Hong Kong’s 2017 Shaw Prize honours work by five international researchers
Two bag award in life science and medicine for discoveries which can lead to advancements in treatment of cancer and neurodegenerative disorders such as Alzheimer’s disease
Two international scientists are the latest recipients of Hong Kong’s Shaw Prize in life science and medicine, for their discovery of biological engines which can lead to breakthroughs in the treatment of cancer and neurodegenerative disorders, among other diseases.
Ian Gibbons, a visiting researcher at the University of California, Berkeley, and Ronald Vale, a professor at the University of California, San Francisco, were honoured for their findings on two families of motor proteins, namely kinesin and dynein.
The annual Shaw Prize, founded by the late Hong Kong philanthropist Sir Run Run Shaw in 2002, is awarded in the categories of astronomy, life science and medicine, and mathematical sciences. Each carries a monetary award of US$1.2 million (HK$9.3 million).
The astronomy prize went to Simon White, director of the Max Planck Institute for Astrophysics in Germany, for his contributions to understanding structure formation in the universe. Its mathematical sciences equivalent was given to Janos Kollar, a professor from Princeton University, and Claire Voisin, a professor from College de France, for their work in many central areas of algebraic geometry.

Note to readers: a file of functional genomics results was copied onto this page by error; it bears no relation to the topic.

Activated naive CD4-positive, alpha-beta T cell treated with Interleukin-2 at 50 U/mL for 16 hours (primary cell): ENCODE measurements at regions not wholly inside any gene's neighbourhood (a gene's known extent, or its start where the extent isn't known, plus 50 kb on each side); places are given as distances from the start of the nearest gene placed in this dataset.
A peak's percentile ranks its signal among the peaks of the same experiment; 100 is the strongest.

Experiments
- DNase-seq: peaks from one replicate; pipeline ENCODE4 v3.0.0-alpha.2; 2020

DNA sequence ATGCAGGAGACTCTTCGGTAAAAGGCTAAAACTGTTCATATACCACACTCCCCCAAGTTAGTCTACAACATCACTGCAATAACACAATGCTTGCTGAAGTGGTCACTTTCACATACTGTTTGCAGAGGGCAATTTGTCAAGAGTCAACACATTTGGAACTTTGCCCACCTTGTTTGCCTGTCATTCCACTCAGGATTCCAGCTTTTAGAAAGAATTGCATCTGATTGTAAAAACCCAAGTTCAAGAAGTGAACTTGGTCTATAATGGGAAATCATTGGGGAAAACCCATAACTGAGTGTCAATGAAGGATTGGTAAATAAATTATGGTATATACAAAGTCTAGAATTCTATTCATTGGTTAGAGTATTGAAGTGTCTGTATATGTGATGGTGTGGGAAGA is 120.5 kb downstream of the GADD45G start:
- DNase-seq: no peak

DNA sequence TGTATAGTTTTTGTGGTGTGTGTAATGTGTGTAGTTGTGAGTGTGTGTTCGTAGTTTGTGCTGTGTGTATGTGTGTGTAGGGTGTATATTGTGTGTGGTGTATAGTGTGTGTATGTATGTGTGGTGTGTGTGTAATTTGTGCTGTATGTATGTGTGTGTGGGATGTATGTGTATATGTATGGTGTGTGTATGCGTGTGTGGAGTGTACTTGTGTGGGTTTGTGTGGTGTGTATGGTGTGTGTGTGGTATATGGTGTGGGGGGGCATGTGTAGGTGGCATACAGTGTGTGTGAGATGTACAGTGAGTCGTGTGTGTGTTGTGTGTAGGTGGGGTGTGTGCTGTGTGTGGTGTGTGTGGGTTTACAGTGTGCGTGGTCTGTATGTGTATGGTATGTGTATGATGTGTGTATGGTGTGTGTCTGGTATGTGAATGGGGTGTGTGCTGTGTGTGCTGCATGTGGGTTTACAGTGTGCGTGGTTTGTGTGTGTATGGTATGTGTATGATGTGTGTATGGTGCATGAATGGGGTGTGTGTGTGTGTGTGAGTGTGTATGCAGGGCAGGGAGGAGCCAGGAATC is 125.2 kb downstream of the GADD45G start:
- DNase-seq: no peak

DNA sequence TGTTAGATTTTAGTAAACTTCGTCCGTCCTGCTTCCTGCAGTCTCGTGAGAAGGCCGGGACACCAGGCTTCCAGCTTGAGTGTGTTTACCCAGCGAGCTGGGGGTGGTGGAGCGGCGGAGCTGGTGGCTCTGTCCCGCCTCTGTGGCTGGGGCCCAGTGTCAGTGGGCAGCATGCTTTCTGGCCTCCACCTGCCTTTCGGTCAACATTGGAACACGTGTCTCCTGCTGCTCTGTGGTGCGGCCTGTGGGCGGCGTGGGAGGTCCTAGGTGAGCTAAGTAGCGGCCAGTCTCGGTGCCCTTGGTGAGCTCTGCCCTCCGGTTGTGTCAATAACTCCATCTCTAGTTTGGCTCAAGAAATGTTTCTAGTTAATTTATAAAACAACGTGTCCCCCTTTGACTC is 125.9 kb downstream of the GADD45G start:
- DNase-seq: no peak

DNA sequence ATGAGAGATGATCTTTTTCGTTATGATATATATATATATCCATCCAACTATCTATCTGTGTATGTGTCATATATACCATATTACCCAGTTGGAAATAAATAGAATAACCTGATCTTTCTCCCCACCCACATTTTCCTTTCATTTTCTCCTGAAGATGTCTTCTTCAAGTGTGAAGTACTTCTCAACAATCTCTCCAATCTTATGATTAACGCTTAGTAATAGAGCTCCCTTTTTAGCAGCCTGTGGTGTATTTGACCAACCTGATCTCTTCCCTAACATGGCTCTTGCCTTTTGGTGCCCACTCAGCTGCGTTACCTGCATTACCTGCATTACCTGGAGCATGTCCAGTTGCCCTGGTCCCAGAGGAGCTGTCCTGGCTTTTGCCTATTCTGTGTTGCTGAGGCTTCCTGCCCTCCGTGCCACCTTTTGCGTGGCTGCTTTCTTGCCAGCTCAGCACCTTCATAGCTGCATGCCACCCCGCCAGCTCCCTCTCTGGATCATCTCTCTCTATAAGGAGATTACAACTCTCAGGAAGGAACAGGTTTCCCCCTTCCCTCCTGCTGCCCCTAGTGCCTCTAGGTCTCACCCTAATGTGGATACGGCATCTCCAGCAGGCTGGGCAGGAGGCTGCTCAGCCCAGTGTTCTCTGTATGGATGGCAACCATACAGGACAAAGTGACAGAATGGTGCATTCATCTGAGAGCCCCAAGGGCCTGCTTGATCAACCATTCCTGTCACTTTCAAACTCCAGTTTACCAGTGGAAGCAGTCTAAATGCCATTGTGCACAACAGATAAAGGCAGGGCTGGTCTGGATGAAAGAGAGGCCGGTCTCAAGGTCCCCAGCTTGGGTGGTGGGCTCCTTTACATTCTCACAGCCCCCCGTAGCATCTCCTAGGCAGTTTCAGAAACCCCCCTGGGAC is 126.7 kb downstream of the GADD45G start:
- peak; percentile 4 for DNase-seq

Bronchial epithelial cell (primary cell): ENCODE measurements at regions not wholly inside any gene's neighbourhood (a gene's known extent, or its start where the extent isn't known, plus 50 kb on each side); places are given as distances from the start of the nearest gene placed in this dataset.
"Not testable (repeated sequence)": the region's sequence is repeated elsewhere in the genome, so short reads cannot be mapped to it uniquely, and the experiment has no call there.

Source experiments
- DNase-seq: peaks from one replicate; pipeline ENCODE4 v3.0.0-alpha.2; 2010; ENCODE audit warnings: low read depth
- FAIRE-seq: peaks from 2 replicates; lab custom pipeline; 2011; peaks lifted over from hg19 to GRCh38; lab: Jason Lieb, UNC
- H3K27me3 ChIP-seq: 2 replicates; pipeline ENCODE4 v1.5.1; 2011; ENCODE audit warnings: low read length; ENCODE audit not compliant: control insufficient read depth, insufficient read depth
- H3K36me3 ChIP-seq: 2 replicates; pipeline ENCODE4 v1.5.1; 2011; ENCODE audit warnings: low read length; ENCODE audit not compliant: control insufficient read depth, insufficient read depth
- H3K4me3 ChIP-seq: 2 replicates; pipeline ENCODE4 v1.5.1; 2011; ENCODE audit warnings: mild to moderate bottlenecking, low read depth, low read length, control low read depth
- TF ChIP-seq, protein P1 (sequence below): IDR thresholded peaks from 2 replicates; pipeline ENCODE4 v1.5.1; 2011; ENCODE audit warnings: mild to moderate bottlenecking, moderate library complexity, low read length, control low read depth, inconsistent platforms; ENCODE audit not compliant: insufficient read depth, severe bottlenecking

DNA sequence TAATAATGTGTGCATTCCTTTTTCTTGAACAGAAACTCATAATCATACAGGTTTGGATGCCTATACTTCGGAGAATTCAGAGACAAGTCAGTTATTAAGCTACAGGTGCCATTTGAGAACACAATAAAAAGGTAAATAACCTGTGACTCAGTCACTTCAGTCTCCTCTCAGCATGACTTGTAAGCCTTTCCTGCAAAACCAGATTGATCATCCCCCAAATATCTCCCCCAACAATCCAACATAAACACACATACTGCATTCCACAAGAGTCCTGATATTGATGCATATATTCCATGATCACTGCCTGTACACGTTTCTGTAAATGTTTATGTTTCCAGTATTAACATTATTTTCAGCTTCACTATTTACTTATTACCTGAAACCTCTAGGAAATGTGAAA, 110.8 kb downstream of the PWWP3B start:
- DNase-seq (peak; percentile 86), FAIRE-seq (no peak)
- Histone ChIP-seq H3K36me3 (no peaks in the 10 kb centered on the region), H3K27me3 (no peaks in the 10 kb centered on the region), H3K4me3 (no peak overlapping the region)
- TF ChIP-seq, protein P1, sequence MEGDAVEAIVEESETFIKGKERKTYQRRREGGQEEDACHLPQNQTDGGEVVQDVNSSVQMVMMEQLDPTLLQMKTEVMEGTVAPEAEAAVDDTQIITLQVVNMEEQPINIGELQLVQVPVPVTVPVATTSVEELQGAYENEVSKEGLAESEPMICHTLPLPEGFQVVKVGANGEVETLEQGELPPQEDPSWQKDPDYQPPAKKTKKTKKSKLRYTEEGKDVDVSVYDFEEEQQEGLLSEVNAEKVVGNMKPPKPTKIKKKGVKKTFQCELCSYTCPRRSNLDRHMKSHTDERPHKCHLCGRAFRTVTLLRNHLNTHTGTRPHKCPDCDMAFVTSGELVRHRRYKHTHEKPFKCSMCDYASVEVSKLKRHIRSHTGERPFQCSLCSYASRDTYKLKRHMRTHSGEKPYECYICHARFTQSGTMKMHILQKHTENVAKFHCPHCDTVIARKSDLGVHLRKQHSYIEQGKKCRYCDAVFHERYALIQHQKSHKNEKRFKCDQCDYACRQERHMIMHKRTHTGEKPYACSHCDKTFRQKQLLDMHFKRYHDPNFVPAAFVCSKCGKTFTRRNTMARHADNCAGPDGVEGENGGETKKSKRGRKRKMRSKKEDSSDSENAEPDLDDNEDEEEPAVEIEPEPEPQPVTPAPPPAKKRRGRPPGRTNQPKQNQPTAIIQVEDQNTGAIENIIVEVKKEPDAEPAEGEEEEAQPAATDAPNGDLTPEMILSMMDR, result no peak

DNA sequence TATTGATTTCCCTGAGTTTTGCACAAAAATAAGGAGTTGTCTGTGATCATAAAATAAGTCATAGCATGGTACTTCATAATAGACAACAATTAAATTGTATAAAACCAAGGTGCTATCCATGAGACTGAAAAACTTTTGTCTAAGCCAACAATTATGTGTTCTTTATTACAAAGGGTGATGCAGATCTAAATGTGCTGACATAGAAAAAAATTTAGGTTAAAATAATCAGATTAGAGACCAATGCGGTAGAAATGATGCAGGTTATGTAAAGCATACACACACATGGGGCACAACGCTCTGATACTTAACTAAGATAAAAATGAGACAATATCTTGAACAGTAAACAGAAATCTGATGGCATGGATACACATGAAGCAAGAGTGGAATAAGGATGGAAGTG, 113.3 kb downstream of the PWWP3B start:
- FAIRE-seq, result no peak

Professor Chan Wai-yee, council member of the Shaw Prize, said kinesin, discovered by Gibbons around 1990, played a role in the division of cells.
“If the kinesin is not working, chromosomes [strands of DNA that are encoded with genes] will not be pulled apart and the cells cannot divide,” Chan explained.
So if one could design a drug keeping kinesin from working, cancer cells could also stop dividing, the Chinese University biomedical sciences professor said. He added that the method would be “less destructive” to the patient than most treatments now.
For dynein, discovered by Vale around 2000, Chan explained it helped in the transport of neurotransmitters, or chemical messengers, between neurons.
Neurodegenerative disorders, such as Alzheimer’s disease and Parkinson’s disease, occur when such transmissions break down.
Chan said if anormal, functioning dynein could be synthesised and inserted into cells, it could correct the problem.